Objective: This study aimed to verify the direct and indirect pathways between witnessing intimate partner violence (WIPV) during childhood and being involved with it as a victim or a perpetrator in adult life. The mediating roles of depression and substance use were investigated.
Method: The data comes from the Second Brazilian National Alcohol and Drugs Survey, a multi-cluster probabilistic household survey which gathered information on the use of psychoactive substances, depressive disorder, history of childhood direct and indirect exposure to violence and intimate partner violence (IPV) in a population-based nationally representative sample. A subsample of 2,120 individuals 14 years and older, cohabiting with their partners was analysed. Weighted prevalence rates and adjusted odds ratios were calculated using Stata13 and Conditional Path Models were tested using Process for SPSS.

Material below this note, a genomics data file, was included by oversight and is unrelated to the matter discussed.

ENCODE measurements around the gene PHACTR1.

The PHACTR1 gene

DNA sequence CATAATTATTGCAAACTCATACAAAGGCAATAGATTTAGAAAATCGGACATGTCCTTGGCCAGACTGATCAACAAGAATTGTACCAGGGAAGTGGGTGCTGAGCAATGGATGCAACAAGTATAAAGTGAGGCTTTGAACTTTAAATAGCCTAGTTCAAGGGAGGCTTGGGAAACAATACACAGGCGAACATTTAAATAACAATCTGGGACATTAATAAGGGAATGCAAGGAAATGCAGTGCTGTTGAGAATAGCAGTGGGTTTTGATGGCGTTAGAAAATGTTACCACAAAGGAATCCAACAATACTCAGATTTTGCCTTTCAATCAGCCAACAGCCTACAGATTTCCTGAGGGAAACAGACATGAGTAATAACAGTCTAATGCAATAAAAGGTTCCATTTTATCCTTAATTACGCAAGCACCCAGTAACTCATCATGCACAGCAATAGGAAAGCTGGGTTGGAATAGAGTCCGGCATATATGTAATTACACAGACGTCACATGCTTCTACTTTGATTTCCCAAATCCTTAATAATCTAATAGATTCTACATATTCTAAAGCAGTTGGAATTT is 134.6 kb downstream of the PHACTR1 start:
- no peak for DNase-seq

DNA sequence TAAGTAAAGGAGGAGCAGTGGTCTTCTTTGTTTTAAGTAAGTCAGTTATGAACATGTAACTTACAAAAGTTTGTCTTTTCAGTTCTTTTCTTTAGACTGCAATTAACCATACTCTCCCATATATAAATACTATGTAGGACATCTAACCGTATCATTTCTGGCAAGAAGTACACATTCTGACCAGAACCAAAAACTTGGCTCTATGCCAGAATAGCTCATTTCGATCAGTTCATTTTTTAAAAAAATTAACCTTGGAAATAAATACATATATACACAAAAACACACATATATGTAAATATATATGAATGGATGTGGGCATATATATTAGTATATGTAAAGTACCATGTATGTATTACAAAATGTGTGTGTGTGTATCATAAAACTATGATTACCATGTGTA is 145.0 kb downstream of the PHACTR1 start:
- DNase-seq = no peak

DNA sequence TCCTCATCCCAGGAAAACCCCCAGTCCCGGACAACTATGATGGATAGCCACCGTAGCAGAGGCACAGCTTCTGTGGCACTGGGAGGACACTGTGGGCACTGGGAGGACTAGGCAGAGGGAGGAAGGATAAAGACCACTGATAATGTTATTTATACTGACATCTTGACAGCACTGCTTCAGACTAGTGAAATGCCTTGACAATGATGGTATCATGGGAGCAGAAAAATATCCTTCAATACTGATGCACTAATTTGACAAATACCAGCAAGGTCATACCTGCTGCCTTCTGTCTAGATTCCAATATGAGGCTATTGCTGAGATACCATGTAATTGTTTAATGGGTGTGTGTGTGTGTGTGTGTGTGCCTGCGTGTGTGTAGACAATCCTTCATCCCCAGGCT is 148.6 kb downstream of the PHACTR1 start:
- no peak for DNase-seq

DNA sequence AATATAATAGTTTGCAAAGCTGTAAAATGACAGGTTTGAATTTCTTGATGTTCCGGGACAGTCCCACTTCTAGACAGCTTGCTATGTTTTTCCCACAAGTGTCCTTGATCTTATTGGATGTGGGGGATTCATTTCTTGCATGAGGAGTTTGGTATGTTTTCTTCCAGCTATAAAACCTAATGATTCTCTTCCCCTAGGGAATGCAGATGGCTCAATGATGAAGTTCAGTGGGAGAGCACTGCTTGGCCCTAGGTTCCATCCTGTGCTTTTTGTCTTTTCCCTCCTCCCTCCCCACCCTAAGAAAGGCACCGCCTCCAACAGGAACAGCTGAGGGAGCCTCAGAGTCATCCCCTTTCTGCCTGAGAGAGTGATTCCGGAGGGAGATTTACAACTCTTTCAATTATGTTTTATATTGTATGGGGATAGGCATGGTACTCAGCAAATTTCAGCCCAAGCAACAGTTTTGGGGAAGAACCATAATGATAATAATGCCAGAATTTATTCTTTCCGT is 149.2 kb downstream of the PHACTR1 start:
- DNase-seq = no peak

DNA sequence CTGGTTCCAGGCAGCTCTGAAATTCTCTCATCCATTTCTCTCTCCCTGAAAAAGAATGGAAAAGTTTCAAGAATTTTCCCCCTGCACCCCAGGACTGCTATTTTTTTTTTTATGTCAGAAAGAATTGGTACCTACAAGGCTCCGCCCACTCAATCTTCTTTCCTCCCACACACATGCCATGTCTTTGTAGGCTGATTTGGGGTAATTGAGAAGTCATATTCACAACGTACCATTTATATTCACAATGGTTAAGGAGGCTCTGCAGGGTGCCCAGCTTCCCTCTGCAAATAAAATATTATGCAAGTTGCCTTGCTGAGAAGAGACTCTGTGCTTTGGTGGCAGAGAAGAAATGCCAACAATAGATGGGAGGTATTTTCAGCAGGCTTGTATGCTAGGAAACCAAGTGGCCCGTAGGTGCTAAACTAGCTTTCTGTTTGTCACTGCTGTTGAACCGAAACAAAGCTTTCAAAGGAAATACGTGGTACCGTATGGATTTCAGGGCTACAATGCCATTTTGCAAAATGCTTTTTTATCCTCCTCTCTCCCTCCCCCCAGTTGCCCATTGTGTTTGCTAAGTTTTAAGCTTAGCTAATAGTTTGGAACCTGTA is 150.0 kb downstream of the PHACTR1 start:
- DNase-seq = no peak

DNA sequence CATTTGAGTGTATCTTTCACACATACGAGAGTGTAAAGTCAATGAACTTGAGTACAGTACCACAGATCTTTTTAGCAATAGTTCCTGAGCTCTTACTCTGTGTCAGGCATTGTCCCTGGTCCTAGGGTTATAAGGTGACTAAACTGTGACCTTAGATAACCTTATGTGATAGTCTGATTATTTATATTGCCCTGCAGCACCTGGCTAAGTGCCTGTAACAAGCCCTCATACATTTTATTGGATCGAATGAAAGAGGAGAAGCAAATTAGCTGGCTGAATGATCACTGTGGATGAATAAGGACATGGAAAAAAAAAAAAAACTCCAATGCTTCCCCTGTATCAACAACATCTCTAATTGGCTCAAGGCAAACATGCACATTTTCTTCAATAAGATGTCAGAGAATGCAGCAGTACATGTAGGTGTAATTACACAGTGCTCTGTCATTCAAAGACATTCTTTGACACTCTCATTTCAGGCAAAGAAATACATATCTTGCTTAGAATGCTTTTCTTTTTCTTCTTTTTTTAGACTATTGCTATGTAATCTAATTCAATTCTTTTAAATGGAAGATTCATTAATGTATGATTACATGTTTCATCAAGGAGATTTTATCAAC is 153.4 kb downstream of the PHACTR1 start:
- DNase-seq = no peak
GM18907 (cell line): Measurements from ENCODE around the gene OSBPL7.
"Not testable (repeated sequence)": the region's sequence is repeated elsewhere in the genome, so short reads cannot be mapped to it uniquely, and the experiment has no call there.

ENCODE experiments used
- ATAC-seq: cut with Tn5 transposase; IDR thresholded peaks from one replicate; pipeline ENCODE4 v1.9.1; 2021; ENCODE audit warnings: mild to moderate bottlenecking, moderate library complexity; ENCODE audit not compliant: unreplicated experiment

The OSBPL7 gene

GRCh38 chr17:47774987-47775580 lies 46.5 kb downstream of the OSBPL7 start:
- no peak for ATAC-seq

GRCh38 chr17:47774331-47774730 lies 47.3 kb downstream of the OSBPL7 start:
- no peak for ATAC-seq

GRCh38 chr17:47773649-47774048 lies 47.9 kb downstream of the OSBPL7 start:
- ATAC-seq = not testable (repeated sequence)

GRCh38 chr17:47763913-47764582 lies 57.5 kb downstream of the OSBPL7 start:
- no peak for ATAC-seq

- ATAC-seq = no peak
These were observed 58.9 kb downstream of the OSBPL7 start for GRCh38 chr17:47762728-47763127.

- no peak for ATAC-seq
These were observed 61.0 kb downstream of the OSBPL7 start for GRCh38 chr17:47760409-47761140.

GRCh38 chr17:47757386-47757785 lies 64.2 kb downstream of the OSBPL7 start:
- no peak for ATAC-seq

Results: Being a victim of IPV was reported by 6% of the sample, and 4.1% reported being perpetrators; these rates were 16.6% and 7.3%, respectively among WIPV (13%). WIPV was associated with being a victim of IPV but not with becoming a perpetrator. The conditional model showed a direct association between WIPV and IPV and this was mediated by depression. Alcohol consumption, age of drinking initiation and cocaine use mediated this association only when combined with depression.
Conclusion: Intergenerational transmission models of IPV through exposure during childhood can contribute to explain the high rates of domestic violence in Brazil. Our findings should provide evidence to focus on prevention strategies where they are needed the most: the victms of premature adverse experiences.